* Nonyl phenol ethoxylates cause destruction and deterioration
of fish gills.

* Ethylbenzene causes fetal loss, birth defects, and testicular

* Xylenes cause vomiting, mild liver toxicity, impaired short-term
memory, and reduced fertility.

* Trimethylbenzenes cause bronchitis, fatigue, and dizziness.

* Cumene causes narcotic effects and depression of the central nervous

* Chlorofluorocarbons cause destruction of stratospheric ozone.

  [See the Solvent Information Page]

Why is public disclosure of the identity of inert ingredients important?

It is impossible for pesticide users, whether they are government
agencies, businesses, or homeowners, to accurately understand the
hazards of a pesticide product they are proposing to use if they don't
know its ingredients.

Our national pesticide law, the Federal Insecticide, Fungicide and
Rodenticide Act, requires EPA to regulate to prevent "unreasonable
adverse effects on the environment."

EPA can't do this accurately if the ingredients of pesticide in question
and their hazards are unknown.

"Inert" ingredients are a crucial ethical issue.
We are all exposed
to pesticides on a daily basis, whether or not we like that exposure.

Given this situation, the very least we can do is to insure that we
have complete, easily and publicly accessible infomation about
all of the ingredients in pesticide products.

         Also: Important NCAP Information and Links Below


1. Federal Insecticide, Fungicide and Rodenticide Act (FIFRA)

2. FIFRA Sec. 2(m)

3. U.S. EPA. Office of Public Affairs. 1987. Environmental news.
D.C., Apr. 21.

4. "" Office of Pesticide Programs. 1997. Pesticide regulation
notice 97-6, D.C.

5. Northwest Coalition for Alternatives to Pesticides, Browner 941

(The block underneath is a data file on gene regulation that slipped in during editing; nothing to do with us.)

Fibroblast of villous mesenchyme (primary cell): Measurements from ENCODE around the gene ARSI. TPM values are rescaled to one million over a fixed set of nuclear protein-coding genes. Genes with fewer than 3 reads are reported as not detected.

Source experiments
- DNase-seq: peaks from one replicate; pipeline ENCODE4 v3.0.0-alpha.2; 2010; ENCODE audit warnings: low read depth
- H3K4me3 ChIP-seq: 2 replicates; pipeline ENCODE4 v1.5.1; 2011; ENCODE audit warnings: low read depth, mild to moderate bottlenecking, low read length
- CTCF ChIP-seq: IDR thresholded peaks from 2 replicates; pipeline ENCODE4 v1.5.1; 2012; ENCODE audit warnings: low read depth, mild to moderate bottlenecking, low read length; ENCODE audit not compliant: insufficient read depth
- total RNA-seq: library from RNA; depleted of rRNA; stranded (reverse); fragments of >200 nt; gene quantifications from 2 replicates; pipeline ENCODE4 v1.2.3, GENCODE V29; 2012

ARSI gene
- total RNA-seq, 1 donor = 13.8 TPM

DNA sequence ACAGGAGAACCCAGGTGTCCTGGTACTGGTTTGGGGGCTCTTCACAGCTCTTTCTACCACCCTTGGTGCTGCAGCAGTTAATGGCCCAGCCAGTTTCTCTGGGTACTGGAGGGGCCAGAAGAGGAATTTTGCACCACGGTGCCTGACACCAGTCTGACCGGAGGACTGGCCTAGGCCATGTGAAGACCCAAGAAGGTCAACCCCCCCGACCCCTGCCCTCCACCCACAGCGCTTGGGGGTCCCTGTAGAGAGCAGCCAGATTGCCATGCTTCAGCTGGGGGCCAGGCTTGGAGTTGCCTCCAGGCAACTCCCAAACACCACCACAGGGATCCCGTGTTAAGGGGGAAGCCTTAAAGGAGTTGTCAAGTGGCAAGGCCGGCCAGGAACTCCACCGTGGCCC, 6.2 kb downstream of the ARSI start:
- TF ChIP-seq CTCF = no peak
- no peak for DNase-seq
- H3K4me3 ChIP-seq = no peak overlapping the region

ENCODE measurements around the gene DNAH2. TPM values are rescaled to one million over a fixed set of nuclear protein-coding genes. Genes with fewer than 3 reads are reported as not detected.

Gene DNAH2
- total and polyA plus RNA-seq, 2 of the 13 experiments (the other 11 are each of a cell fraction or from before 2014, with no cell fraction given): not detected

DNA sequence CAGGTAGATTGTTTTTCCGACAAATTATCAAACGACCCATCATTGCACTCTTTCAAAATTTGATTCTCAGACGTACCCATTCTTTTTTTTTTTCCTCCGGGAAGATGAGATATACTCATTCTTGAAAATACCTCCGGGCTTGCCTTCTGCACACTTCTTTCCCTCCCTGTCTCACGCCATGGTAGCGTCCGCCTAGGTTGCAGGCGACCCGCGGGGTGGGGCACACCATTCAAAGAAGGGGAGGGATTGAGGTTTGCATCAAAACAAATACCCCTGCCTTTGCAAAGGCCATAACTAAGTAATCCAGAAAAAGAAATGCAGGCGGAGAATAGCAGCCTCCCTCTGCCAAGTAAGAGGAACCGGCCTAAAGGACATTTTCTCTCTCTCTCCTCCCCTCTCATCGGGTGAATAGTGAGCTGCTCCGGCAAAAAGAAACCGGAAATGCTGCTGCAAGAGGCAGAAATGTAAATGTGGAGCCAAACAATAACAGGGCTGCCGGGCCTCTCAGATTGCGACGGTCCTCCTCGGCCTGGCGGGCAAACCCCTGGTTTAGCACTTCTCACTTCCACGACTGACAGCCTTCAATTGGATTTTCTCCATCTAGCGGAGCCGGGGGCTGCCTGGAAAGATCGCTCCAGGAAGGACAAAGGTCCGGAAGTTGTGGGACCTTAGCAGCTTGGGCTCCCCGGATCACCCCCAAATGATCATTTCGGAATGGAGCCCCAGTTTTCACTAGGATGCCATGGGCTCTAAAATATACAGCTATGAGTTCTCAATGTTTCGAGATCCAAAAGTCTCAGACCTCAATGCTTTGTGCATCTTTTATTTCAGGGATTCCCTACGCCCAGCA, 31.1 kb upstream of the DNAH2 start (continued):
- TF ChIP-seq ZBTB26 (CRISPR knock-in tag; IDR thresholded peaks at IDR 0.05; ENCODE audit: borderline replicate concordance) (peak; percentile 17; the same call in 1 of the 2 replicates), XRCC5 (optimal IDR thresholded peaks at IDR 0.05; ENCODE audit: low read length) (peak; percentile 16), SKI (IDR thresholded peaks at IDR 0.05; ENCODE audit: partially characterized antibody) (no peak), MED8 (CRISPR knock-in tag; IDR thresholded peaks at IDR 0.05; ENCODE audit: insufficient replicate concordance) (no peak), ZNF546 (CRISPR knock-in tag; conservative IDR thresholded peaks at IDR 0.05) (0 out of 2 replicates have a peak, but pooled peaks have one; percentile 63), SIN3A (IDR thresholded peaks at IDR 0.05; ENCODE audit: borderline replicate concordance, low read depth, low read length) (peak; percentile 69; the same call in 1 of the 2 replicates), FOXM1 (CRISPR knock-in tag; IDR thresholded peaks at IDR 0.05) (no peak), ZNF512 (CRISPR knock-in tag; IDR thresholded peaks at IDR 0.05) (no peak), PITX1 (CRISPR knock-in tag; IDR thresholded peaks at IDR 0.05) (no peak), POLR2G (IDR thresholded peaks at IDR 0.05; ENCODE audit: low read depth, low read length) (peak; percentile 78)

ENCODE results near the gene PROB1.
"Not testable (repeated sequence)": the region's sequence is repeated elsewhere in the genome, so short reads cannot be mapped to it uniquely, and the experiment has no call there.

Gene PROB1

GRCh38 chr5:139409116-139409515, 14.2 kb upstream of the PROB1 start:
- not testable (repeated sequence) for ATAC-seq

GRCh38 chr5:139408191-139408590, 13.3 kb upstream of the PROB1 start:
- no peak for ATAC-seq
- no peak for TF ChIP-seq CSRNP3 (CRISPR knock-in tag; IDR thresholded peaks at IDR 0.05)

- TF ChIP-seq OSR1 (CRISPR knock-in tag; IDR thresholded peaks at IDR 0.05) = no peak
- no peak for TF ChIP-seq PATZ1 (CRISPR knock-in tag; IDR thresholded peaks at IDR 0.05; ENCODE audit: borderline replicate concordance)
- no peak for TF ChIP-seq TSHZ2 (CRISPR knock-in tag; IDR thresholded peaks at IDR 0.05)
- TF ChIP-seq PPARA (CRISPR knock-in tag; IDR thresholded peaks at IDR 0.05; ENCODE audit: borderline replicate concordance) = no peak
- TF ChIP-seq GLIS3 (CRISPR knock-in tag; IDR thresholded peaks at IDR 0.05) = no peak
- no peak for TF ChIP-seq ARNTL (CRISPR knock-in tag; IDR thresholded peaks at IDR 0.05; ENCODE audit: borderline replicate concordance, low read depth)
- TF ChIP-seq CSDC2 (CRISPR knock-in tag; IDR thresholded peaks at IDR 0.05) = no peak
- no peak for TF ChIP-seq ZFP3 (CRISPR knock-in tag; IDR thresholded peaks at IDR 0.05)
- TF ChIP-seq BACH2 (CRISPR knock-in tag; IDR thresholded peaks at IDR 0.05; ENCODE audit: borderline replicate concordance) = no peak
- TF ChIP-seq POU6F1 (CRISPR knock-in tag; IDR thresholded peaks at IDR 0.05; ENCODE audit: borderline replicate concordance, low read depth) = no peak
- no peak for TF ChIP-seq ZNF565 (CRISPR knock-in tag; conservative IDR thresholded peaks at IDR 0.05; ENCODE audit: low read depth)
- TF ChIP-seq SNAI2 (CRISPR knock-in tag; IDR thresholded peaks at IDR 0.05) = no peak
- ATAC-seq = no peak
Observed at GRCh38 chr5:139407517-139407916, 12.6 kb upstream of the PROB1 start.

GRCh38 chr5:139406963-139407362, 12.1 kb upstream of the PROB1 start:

F. Supp. 197.

6. U.S. General Accounting Office. 1993. Pesticide reregistration
may not be completed until 2006. Washington, D.C., May.

7. U.S. EPA. 1987. Inert ingredients in pesticide products; Policy
statement. Fed. Reg. 52(77):13305-13309, Apr. 22.

8. Code of Federal Regulations 40 § 158.340.

9. U.S. EPA. 1998. List inert ingredients

10. S. Marquardt, C. Cox, and H. Knight. 1998. Toxic secrets:
"Inert" ingredients in pesticides: 1987-1997. Northwest Coalition for
Alternatives to Pesticides.

11. International Agency for Research on Cancer. 1999. Overall
evaluations of carcinogenicity to humans.

12. Pärt, P., O. Svanberg, and E. Bergström. 1985. The influence of
surfactants on gill physiology and cadmium uptake in perfused
rainbow trout gills. Ecotoxicol. Environ. Safety 9:135-144.

13. U.S. Dept. of Health and Human Services. Public Health Service.
Agency for Toxic Substances and Disease Registry. 1997. Atlanta,
GA, Sept.

14. U.S. Dept. of Health and Human Services. Public Health Service.
Agency for Toxic Substances Disease Registry. 1997 for total
xylenes. Atlanta, GA, Aug.

15. Sittig, M. 1991. Handbook of toxic and hazardous chemicals and
carcinogens. 3d edition. Vol. 2. Park Ridge, NJ: Noyes Publications.
Pp. 1161-1162.

16. Sigma Chemical Co., Aldrich Chemical Co., and Fluka Chemical
Co. 1994. Material Safety Data Sheet: Cumene. St. Louis,
Milwaukee, Ronkonkoma, NY.

17. U.S.EPA. 1995. Ozone-depleting Chemicals

Northwest Coalition for Alternatives to Pesticides (NCAP)
PO Box 1393
Eugene, OR 97440
Phone (541) 344-5044;
Fax (541) 344-6923

(Provides excellent publications and much information on pesticide use in schools).


Northwest Coalition for Alternatives to Pesticides